Sartorius and McMaster University to ‘perfect’ antibody manufacturing process

McMaster and Sartorius have teamed up to improve the efficiency of chromatography to manufacture antibody and virus-based treatments.

Millie Nelson, Editor

August 25, 2021

2 Min Read
Sartorius and McMaster University to ‘perfect’ antibody manufacturing process
Image: Photo Stock Secrets

McMaster University and Sartorius have teamed up to improve the efficiency of chromatography in the large-scale manufacture of antibody and virus-based treatments.

The collaboration sees Sartorius Stedim Biotech and McMaster University in Hamilton, Canada partner to advance manufacturing processes used for antibody and virus-based treatments such as COVID-19, genetic disorders, and cancer.

“Through collaboration and partnerships with universities, Sartorius drives innovation for technological breakthroughs that lead to better health for more people,” a spokesman for Sartorius said.


Image: Photo Stock Secrets

“The current state of art in downstream purification is not very efficient at high capacity and we intend to improve the ability of that process to be efficient—especially in light of variations that happen during the manufacturing process. Because Sartorius is a global leader in downstream purification and manufactures a large number of the purification technologies used in typical biopharma processes and McMaster’s research in this area is renowned, the partnership will be mutually beneficial.”

McMaster’s team will use Sartorius’ multi-column chromatography system to ‘perfect’ a more efficient process for the purification of therapeutic viruses at a cheaper cost than currently available. In turn, this aims to provide more affordable treatments to a wider range of patient needs.

According to Sartorius, its chromatography system uses parallel processing strategies enabling the process to be more resourceful and cost-efficient.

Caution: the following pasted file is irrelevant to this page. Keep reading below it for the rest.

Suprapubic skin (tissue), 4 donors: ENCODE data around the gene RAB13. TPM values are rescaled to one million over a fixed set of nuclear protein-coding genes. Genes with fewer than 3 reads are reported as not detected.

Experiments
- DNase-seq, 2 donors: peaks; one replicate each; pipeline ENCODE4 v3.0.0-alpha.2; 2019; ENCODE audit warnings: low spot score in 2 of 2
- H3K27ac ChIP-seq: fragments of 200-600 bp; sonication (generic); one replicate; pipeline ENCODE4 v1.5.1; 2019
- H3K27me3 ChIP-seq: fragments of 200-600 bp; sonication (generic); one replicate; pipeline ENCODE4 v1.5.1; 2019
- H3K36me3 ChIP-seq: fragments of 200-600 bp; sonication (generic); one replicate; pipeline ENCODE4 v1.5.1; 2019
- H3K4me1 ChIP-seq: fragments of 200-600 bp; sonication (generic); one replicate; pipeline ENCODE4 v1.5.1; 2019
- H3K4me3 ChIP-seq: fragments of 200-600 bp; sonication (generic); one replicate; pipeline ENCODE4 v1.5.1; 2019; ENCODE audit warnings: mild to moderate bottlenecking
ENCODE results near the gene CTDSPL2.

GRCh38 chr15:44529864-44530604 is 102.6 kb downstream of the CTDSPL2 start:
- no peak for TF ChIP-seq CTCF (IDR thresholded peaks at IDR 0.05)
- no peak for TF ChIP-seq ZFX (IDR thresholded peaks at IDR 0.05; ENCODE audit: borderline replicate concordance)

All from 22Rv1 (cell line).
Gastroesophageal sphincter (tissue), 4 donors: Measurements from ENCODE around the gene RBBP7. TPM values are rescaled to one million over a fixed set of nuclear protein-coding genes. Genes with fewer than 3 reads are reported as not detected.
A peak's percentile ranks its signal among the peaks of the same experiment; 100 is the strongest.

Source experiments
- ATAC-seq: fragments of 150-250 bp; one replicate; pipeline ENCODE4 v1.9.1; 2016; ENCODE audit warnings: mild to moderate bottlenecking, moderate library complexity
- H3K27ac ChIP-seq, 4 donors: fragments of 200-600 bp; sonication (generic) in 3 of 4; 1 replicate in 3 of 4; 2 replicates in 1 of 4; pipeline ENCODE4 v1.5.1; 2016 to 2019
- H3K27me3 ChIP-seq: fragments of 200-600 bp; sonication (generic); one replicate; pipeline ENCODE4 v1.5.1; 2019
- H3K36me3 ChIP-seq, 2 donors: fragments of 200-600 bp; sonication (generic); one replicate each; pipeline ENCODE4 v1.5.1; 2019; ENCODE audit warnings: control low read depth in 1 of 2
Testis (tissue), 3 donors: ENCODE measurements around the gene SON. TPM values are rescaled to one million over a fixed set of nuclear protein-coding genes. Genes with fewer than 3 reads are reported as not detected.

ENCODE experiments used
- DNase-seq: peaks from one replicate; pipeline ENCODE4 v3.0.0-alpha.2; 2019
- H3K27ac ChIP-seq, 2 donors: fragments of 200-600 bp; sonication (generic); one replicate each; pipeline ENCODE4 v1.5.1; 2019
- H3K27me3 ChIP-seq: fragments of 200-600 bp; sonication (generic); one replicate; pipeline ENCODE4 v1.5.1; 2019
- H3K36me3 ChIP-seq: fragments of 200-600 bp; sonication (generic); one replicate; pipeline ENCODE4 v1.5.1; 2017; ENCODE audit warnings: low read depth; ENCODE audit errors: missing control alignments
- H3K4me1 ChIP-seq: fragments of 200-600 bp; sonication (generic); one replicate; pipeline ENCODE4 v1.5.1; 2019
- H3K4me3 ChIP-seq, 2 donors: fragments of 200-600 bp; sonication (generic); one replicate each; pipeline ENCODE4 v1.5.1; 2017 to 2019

“The partnership will involve undergraduate students as well as graduate students [and] some will serve as lab assistants,” Sartorius told us.

Four years

The partnership will initially run for four years with associate professor of Chemical Engineering David Latulippe and professor of Chemical Engineering and Canada Research Chair in Nonlinear and Fault-tolerant Control Prashant Mhaskar leading the project with Sartorius.

The partnership looks to support the Sustainable Development Goals (SDG), which have been outlined by the United Nations and designed to provide a better future for both planet and people.

No financial details have been disclosed.

About the Author(s)

Millie Nelson

Editor, BioProcess Insider

Journalist covering global biopharmaceutical manufacturing and processing news and host of the Voices of Biotech podcast.

I am currently living and working in London but I grew up in Lincolnshire (UK) and studied in Newcastle (UK).

Got a story? Feel free to email me at [email protected]

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